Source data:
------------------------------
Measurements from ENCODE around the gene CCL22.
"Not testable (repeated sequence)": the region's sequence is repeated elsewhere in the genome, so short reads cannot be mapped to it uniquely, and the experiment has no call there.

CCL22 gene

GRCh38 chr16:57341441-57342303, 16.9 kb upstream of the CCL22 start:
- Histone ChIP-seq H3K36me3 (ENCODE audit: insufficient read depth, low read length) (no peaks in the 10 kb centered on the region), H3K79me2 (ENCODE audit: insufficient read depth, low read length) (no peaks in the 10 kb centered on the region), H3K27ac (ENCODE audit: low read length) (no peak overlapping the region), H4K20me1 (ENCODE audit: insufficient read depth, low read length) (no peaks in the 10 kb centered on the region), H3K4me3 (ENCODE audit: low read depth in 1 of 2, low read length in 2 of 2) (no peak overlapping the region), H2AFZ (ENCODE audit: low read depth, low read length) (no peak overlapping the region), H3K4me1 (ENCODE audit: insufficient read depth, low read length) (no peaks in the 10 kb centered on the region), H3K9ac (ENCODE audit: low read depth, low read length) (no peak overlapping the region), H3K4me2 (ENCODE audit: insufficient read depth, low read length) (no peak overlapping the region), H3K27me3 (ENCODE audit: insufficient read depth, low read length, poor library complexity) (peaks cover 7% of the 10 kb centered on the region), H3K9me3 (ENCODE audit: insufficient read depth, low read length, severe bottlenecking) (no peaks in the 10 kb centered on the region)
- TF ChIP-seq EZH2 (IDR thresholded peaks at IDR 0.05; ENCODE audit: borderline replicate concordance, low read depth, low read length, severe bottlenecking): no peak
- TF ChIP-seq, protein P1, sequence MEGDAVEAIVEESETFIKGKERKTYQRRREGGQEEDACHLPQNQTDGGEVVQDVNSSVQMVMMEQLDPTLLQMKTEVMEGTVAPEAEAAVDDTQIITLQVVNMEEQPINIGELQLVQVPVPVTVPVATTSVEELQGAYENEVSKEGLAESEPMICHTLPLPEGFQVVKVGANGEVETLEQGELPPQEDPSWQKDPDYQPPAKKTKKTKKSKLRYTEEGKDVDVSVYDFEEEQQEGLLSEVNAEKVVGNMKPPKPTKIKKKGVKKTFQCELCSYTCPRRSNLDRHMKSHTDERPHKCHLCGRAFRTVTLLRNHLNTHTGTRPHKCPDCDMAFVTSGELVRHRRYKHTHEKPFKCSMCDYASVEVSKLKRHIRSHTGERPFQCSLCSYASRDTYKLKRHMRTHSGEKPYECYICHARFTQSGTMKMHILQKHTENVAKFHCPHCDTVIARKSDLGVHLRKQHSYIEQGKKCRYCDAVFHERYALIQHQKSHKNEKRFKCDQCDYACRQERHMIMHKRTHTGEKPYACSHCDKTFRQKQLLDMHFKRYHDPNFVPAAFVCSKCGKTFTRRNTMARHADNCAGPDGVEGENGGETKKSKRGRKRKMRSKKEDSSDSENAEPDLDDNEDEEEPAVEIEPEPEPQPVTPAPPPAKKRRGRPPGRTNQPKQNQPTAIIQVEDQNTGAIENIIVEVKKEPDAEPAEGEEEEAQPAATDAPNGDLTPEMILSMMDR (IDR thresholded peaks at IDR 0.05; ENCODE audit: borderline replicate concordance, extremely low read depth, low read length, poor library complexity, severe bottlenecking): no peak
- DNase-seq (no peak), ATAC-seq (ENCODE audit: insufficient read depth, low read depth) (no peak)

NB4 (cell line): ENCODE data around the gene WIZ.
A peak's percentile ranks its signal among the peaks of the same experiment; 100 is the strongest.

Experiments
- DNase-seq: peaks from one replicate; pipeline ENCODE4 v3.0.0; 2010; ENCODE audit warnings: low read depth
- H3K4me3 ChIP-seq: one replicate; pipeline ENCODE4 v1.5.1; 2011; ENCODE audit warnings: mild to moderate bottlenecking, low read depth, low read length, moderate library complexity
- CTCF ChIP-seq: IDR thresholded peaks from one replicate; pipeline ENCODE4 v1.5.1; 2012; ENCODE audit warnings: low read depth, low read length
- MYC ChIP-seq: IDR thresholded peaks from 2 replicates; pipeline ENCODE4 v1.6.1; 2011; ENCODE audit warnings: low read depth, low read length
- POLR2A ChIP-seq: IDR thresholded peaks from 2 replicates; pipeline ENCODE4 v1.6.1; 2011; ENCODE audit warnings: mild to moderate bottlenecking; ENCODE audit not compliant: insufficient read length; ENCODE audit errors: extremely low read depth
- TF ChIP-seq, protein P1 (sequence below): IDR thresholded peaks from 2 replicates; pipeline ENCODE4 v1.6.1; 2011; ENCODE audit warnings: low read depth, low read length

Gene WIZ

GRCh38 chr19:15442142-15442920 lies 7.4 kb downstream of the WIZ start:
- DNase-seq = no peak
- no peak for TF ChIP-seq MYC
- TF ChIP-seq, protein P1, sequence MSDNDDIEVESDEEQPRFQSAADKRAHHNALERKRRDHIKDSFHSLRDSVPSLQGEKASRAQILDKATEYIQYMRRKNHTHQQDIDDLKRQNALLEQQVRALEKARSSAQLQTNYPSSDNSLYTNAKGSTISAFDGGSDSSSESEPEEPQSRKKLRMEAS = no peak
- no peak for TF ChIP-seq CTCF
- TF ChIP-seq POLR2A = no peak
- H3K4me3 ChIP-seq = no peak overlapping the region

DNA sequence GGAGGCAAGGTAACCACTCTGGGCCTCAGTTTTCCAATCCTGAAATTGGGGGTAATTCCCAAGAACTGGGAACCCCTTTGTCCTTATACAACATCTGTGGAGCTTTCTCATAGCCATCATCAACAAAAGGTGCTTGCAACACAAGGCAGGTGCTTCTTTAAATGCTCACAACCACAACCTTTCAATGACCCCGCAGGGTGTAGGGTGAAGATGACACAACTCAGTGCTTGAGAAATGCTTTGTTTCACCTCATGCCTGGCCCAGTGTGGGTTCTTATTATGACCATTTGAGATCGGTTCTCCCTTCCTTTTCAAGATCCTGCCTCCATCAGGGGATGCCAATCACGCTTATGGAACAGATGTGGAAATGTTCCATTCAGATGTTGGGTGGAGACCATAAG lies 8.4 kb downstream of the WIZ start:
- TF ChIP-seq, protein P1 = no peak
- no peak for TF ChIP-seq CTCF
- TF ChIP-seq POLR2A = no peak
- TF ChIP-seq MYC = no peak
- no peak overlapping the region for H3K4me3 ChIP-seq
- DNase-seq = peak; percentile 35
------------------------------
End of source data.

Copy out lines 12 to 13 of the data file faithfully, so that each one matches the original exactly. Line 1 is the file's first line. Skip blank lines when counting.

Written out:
- DNase-seq: peaks from one replicate; pipeline ENCODE4 v3.0.0; 2010; ENCODE audit warnings: low read depth
- H3K4me3 ChIP-seq: one replicate; pipeline ENCODE4 v1.5.1; 2011; ENCODE audit warnings: mild to moderate bottlenecking, low read depth, low read length, moderate library complexity